Cask & Barrel

The Hungry Year



When the United Empire Loyalists settled this area, the British government agreed to provide them with supplies for the first three years, feeling that this was ample time for the settlers to become self-sufficient. Unfortunately, distribution of these supplies was uncertain or non-existent and the tools provided were in many cases of inferior quality. As well, many settlers had to wait until their land was surveyed before they were allowed to live on it. Many farms were only just starting to come into production when the area suffered an extremely cold and rainy growing season. Crops failed and the winter that followed was long and severe. The settlers appealed for aid to British authorities, but most of the available supplies were distributed in the garrison towns. The County was too isolated and remote to be a priority.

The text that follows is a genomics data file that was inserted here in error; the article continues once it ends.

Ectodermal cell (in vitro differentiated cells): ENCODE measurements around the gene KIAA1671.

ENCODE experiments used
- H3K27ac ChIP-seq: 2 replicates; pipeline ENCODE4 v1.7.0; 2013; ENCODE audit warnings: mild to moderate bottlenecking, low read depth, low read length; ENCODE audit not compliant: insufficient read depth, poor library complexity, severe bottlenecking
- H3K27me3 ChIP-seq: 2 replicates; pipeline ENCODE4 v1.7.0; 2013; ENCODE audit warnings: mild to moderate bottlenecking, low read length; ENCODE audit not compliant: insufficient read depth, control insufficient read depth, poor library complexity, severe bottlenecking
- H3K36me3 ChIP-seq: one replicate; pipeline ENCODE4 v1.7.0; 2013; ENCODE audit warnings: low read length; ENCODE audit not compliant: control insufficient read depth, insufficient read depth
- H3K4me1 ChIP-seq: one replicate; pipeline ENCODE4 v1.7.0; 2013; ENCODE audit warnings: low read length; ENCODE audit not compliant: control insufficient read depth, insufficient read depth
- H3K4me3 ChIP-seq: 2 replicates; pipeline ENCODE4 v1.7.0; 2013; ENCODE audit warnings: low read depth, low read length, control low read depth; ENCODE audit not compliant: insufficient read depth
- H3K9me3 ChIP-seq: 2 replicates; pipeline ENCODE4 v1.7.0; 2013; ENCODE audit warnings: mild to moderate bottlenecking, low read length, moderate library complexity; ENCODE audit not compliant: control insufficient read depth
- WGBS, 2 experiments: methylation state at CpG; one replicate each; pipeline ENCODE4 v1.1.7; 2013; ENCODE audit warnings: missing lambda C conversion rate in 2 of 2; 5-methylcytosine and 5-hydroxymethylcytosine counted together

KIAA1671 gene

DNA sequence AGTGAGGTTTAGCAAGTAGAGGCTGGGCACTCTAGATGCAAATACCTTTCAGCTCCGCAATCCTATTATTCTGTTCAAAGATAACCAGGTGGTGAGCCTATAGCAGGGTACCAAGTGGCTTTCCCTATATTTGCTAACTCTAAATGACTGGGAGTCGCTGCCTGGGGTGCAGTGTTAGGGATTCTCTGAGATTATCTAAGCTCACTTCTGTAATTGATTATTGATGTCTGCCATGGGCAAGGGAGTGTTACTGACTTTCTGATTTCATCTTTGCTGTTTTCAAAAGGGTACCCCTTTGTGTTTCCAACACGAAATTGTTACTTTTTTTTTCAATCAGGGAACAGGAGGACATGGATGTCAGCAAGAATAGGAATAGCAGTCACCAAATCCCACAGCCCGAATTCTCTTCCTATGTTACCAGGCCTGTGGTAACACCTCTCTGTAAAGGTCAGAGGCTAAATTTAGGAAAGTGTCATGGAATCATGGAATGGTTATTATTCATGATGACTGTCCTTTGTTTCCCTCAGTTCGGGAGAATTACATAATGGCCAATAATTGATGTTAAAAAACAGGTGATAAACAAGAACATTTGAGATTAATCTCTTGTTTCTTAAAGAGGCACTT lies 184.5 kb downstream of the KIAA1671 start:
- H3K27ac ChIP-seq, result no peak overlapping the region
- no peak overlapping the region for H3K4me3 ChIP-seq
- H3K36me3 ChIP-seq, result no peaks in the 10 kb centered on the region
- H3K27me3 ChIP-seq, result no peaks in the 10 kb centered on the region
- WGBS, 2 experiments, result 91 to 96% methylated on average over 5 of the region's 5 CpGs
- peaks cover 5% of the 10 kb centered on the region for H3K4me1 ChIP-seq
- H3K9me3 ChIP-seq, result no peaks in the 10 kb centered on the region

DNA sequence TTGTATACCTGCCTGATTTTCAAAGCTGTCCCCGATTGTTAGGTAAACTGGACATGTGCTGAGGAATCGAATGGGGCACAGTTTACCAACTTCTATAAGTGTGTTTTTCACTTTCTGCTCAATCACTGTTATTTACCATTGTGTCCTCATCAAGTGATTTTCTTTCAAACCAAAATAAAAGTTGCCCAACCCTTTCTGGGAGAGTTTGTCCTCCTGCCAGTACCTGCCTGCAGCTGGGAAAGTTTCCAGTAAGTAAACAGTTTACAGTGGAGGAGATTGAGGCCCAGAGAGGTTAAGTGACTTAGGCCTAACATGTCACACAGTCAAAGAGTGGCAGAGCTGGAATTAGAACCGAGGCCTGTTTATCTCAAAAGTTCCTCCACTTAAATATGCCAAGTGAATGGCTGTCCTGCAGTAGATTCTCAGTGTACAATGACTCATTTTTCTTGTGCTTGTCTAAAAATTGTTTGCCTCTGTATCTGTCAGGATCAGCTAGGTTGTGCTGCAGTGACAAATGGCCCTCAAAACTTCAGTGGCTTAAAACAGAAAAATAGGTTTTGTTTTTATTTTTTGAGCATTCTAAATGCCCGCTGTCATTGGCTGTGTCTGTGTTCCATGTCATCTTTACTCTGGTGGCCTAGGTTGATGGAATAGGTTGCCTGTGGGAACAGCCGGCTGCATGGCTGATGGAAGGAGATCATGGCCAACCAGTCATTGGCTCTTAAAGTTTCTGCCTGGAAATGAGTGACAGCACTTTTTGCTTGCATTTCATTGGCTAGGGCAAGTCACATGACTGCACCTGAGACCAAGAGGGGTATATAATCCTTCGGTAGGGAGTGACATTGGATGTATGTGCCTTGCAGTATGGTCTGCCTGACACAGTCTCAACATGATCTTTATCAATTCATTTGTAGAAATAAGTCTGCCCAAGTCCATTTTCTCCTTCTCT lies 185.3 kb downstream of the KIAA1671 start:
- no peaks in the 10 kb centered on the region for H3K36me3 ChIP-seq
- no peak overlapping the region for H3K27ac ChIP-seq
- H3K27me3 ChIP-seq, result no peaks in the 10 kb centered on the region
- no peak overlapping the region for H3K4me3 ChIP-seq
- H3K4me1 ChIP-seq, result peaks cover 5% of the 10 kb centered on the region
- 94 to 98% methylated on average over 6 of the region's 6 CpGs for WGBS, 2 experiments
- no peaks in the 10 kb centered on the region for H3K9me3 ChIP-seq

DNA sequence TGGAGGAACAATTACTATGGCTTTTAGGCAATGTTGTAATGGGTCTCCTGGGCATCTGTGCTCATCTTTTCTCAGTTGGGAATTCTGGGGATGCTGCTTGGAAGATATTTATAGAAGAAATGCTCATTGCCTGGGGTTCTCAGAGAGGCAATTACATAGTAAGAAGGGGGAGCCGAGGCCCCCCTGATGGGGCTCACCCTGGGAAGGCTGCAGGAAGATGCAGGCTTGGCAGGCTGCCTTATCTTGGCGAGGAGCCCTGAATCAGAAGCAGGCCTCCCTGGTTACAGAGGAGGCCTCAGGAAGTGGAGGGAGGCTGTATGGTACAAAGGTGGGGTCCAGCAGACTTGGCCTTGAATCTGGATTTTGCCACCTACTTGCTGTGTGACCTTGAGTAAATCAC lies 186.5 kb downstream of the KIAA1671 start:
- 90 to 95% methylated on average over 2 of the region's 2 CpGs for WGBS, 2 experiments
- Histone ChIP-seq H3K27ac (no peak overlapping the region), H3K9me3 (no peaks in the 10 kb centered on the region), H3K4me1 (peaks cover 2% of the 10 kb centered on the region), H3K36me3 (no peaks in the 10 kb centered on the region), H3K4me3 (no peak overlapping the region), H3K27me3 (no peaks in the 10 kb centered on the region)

The year 1787 is known as “The Hungry Year” — seed crops were eaten, game was scarce, and the powder to shoot it with was even scarcer. Ice froze two to three feet thick in the lake, and ice fishing was impossible. Many people survived on buds and roots. In one part of the County a soup bone was passed from house to house and boiled over and over again for whatever sustenance could be obtained. Whole farms were traded for a few pounds of flour.

The hardship continued into the spring and many people starved, having eaten everything they could find and having nothing left to plant. Times were desperate, but many lives in the northeastern end of the County were saved that spring when Fish Lake was discovered to be teeming with fish that practically jumped out onto the shore. Conditions gradually improved for the settlers, although the effects of The Hungry Year were evident for a decade. And the marshy lake in Sophiasburgh has been known as Fish Lake ever since.


Source: Kellough, Janet. The Legendary Guide to Prince Edward County. Picton, Ont.: Kellough Productions, 1994.

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